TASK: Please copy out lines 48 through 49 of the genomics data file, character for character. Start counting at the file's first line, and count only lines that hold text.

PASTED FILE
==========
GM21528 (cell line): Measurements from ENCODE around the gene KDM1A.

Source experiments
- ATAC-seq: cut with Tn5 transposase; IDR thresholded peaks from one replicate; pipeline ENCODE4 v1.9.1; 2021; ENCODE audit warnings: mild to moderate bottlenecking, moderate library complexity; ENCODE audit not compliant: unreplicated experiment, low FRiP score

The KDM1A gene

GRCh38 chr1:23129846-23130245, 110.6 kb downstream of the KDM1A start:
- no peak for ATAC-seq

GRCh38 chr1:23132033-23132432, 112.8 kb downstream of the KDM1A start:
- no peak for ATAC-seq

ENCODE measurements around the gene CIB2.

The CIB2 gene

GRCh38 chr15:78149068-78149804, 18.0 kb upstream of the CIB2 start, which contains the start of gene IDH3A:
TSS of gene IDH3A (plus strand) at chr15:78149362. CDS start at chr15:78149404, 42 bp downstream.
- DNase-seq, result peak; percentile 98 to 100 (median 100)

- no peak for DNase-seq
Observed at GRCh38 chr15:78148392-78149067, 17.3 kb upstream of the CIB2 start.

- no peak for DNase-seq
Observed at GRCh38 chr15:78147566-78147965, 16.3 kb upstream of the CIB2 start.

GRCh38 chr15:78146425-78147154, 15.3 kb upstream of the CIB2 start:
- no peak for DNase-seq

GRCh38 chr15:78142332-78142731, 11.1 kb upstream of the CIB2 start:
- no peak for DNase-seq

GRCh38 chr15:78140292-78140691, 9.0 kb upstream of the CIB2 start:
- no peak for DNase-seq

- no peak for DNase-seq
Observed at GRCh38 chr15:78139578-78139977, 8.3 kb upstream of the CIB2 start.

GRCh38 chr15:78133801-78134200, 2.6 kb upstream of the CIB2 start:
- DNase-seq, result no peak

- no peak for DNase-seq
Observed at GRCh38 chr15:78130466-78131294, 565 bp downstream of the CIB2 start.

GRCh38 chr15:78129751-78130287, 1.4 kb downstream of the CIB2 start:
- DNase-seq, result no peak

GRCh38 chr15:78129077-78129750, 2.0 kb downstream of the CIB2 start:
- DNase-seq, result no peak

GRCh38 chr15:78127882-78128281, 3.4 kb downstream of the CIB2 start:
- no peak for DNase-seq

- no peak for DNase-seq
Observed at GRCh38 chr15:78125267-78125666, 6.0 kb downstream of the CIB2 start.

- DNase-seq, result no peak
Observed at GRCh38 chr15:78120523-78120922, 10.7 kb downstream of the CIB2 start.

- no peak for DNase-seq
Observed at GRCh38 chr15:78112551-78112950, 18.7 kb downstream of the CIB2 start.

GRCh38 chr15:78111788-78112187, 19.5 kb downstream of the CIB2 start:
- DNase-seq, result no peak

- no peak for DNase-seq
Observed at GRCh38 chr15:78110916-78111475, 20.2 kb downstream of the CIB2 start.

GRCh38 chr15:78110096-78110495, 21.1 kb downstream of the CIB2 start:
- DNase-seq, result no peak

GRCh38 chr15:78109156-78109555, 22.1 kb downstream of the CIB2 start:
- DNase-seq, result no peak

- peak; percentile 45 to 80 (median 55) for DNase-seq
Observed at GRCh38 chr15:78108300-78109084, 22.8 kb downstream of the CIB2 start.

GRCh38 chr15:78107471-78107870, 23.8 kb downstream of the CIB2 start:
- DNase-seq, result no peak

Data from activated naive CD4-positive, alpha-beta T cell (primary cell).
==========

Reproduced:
GRCh38 chr15:78109156-78109555, 22.1 kb downstream of the CIB2 start:
- DNase-seq, result no peak